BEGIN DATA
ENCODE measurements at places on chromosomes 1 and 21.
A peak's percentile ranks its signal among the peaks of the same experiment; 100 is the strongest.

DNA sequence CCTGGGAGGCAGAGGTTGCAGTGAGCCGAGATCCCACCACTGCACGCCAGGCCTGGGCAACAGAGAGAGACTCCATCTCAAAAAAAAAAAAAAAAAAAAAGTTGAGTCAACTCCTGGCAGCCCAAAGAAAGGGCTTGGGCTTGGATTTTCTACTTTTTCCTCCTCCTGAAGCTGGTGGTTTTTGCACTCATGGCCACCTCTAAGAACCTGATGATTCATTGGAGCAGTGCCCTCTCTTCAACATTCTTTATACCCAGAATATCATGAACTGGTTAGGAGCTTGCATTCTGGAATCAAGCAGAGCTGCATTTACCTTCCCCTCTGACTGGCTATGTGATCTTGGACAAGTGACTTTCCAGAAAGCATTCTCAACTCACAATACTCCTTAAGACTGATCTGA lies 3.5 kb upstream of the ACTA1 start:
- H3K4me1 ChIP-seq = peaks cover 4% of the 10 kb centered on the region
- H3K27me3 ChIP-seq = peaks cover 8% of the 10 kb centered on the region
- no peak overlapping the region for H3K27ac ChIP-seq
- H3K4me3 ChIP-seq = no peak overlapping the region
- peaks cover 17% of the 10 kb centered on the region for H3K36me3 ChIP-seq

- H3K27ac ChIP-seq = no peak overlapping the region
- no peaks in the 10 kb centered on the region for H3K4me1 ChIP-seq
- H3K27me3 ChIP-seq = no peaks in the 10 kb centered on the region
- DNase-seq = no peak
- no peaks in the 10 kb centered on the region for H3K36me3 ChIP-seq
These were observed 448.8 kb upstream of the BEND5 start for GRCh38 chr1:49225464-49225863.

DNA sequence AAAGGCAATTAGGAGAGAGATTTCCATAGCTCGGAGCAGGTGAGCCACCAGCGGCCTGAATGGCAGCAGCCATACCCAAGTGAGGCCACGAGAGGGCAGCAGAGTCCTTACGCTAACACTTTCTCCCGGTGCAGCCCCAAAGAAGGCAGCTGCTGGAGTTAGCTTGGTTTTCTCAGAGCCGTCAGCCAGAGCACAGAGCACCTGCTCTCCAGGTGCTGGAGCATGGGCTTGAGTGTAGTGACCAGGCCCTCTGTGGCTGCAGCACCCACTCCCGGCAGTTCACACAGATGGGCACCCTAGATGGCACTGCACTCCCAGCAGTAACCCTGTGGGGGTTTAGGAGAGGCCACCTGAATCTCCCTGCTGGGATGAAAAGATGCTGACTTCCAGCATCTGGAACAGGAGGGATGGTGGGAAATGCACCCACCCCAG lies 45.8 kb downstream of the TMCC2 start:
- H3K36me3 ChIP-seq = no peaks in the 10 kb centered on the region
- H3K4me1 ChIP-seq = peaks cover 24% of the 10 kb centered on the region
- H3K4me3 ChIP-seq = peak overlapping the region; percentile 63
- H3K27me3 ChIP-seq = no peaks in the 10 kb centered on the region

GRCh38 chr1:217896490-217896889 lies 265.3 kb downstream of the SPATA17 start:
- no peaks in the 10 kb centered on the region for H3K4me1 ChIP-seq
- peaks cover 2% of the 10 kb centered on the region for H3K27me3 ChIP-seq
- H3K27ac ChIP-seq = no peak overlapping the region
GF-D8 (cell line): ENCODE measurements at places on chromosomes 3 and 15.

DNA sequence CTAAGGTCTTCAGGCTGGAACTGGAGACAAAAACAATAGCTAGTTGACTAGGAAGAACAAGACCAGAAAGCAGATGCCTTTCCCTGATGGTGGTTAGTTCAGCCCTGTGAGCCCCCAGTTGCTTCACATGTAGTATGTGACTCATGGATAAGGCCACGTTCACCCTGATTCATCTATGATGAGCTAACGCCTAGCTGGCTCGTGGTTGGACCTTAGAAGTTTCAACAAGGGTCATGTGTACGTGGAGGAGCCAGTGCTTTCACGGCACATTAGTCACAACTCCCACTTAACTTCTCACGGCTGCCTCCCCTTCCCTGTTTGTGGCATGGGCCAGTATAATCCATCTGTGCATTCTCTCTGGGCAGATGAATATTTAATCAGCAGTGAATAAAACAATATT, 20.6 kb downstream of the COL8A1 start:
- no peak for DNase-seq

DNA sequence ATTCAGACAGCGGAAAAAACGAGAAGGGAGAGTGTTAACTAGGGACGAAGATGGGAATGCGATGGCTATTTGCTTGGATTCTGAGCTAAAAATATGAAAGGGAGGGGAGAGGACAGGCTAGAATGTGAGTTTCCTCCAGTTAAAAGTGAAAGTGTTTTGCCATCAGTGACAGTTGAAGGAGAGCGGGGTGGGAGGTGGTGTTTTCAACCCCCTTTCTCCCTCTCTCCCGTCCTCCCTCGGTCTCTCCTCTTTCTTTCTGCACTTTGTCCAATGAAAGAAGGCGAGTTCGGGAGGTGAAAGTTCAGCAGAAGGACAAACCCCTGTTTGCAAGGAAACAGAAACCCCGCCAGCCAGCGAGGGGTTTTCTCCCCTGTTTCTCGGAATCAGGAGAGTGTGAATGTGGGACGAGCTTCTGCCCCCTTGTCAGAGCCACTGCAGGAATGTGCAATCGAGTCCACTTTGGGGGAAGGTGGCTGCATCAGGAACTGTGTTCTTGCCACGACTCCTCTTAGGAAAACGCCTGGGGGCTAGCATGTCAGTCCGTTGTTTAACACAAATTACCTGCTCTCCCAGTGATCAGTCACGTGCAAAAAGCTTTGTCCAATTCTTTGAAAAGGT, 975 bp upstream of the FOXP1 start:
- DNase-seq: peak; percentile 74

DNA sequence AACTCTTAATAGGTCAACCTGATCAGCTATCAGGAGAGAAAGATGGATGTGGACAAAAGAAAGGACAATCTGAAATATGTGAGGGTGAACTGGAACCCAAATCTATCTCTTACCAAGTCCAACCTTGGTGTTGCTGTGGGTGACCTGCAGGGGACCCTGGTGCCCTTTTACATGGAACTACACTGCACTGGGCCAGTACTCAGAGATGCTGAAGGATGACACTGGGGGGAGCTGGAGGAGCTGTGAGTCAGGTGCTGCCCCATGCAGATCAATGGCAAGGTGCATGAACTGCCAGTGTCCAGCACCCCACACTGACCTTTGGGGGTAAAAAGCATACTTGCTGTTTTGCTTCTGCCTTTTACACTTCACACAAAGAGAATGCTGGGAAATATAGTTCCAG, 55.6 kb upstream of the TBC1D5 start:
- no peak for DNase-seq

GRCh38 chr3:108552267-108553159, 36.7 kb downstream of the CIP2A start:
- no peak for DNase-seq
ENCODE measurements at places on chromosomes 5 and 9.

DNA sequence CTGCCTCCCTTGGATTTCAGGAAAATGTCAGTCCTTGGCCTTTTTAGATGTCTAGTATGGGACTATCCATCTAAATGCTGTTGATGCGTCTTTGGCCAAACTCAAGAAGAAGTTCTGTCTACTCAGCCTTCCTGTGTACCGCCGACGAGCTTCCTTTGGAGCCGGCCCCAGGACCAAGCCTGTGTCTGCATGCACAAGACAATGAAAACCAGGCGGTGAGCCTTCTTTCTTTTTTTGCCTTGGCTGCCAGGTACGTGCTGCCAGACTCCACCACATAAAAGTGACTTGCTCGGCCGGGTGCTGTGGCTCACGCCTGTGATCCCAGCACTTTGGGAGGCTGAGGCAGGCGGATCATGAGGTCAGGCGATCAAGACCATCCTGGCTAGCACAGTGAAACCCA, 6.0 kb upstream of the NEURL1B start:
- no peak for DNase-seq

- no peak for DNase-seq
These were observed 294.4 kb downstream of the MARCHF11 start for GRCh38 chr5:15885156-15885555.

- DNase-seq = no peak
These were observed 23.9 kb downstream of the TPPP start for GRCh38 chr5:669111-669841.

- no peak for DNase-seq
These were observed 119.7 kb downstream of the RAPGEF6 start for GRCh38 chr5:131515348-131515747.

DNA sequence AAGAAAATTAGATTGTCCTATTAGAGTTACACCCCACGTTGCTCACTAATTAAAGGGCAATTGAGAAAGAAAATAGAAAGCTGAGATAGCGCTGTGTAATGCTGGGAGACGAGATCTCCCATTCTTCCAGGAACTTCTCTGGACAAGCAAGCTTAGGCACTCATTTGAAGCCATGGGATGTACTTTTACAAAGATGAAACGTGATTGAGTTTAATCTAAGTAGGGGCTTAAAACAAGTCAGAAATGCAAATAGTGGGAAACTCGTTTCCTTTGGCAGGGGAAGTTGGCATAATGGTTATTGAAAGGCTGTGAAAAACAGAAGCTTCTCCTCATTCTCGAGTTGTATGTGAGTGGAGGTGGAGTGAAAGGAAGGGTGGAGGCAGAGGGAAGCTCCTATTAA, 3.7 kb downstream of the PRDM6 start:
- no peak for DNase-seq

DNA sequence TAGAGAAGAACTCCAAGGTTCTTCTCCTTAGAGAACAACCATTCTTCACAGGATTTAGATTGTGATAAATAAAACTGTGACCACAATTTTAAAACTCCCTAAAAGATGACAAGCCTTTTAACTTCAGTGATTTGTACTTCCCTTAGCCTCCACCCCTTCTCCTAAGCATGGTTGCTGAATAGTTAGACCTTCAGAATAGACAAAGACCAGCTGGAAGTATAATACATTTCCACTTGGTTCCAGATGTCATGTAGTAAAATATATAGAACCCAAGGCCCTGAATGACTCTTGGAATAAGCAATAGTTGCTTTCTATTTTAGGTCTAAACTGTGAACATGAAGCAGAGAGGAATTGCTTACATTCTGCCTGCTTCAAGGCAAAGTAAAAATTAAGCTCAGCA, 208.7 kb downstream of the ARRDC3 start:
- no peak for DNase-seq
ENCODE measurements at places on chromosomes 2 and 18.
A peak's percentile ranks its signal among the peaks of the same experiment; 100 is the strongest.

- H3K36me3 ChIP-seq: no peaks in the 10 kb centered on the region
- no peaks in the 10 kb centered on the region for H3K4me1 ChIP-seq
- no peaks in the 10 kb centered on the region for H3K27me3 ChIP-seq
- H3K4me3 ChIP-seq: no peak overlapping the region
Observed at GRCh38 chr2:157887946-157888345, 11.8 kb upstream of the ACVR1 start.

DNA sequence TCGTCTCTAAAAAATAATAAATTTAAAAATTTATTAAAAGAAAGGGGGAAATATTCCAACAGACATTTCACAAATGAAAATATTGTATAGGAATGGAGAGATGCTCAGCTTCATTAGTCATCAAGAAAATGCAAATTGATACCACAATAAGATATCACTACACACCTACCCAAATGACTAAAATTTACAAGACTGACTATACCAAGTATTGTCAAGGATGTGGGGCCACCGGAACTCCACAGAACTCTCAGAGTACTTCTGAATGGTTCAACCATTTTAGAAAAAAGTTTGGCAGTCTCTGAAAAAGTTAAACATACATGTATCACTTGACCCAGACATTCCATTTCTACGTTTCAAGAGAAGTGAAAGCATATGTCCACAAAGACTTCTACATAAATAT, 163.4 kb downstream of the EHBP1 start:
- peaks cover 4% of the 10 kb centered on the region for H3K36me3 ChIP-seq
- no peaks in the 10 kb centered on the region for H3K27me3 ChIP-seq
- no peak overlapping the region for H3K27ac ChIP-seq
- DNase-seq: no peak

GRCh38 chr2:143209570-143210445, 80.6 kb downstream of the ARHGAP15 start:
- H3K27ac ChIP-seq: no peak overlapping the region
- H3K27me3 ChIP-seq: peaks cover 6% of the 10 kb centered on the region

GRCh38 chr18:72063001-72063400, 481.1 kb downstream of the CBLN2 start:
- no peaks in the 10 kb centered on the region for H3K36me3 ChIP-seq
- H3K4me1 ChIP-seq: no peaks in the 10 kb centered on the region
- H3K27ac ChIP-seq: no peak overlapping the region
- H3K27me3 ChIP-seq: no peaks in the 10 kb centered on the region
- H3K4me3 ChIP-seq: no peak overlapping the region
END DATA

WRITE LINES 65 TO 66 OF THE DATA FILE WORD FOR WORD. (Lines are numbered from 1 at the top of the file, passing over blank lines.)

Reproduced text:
- H3K27me3 ChIP-seq: no peaks in the 10 kb centered on the region
- H3K4me3 ChIP-seq: no peak overlapping the region